Kennebec County Sheriff’s Deputy Mike Dutil waited in his cruiser, shrouded in darkness, as the man who had already fled from police twice walked up the quiet road.

Every step took the man closer to the one person he had been trying to avoid that night.

“He didn’t even know I was there,” Dutil said.

A few minutes later Dutil emerged from his car. A surprised Philip Justin Fitzherbert tried to get away from Dutil again, but a short foot chase later and Fitzherbert was in custody.

Fitzherbert, 27, of West Gardiner, was arrested on several warrants charging failure to appear and pay fines.

A high-tech tool enabled Dutil to find the wanted man. “That was the ultimate resource,” Dutil said.

The nightime optical thermal imaging camera translates minuscule temperature differences into images on a computer. Unlike night vision goggles, which collect existing light to enhance night vision, thermal imaging devices allow the user to not only “see” in the dark, but also see areas otherwise invisible to the naked eye, such as behind shrubs.

Even footprints or tire tracks are visible for several moments after the person or vehicle that produced them has left the area.

“Night vision goggles help you see in the dark,” said Capt. Daniel Davies of the Kennebec County Sheriff’s Office. “NOPTIC runs off heat so you can see where you can’t see.”

Kennebec County is the only law enforcement agency in the area that has such a thermal camera, Davies said. He calls it a regional asset that can be used in many emergency situations.

The thermal camera will prove useful in several scenarios, such as accidents in which someone has been ejected or a missing person who has wandered into the woods, Davies said.

“If they’re responding to a scene, maybe a domestic or a violent scene, if someone has left and gone out into the woods they can turn their lights off and see,” Davies said. “If they’re coming up to a scene you could shut off all your light and be in the pitch black and you can drive perfectly fine.”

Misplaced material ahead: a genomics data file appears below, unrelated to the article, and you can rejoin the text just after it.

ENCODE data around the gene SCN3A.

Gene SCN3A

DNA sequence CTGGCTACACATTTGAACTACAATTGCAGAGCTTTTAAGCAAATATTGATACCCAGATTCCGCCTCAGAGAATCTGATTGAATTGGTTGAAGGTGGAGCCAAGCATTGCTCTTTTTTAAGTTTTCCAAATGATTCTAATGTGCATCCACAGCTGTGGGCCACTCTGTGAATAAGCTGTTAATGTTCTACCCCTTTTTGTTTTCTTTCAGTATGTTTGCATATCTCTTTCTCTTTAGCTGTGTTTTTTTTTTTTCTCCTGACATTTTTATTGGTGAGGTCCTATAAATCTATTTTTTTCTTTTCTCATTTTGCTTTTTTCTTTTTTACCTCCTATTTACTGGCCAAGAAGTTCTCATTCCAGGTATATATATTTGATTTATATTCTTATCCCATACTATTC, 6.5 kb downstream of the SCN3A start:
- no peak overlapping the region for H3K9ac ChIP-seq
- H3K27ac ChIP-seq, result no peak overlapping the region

The sheriff’s office installed the thermal cameras on two cruisers in January. The cameras and related equipment, which were bought with grants through the Edward Byrne Memorial State and Local Law Enforcement Assistance Grant Program, cost about $4,000 each.

“The purpose of the systems was to enhance public safety by giving first responders another tool to locate individuals who otherwise could not be seen with the naked eye,” Davies said.

Seeing in the dark

The camera has been used to collect evidence, including items gathered after a January shooting in Vassalboro, but Fitzherbert was the first person rescued or taken into custody as a result of the camera, Davies said.

The events leading to Fitzherbert’s arrest began to unfold 11:30 p.m. on March 23. Sheriff’s deputies were called to Neck Road in West Gardiner for a report of a party around a bonfire that reportedly escalated into a fight.

A caller told deputies that Fitzherbert, who was wanted on warrants, was at the party.

“The partiers claimed they had no idea where Fitzherbert was, but did admit that he was present earlier,” Davies said. “One partier subsequently admitted to seeing Fitzherbert run into the woods and towards a nearby field.”

Dutil, Deputy Nate McNally and Corp. Scott Mills searched the area but were unable to find Fitzherbert.

Davies said Dutil used the thermal imaging camera to scan the area. He spotted Fitzherbert lying down in field. Fitzherbert fled, and the deputies closed in on him again.

Dutil then moved his cruiser to a dark location as McNally and Mills left the area. Dutil waited in his cruiser and continued to search the area with the camera. He spotted Fitzherbert several minutes later.

Davies said Fitzherbert was walking down the road, returning to the party. The cruiser lights were off and Fitzherbert didn’t see Dutil until it was too late, Davies said.

Davies hopes to get more Byrne grants to buy more thermal cameras so there would be at least one available on every shift.

Dutil said the device would be useful for any agency.

“It’s clearly a benefit,” he said. “It enables us to see in the dark.”

Craig Crosby — 621-5642

[email protected]

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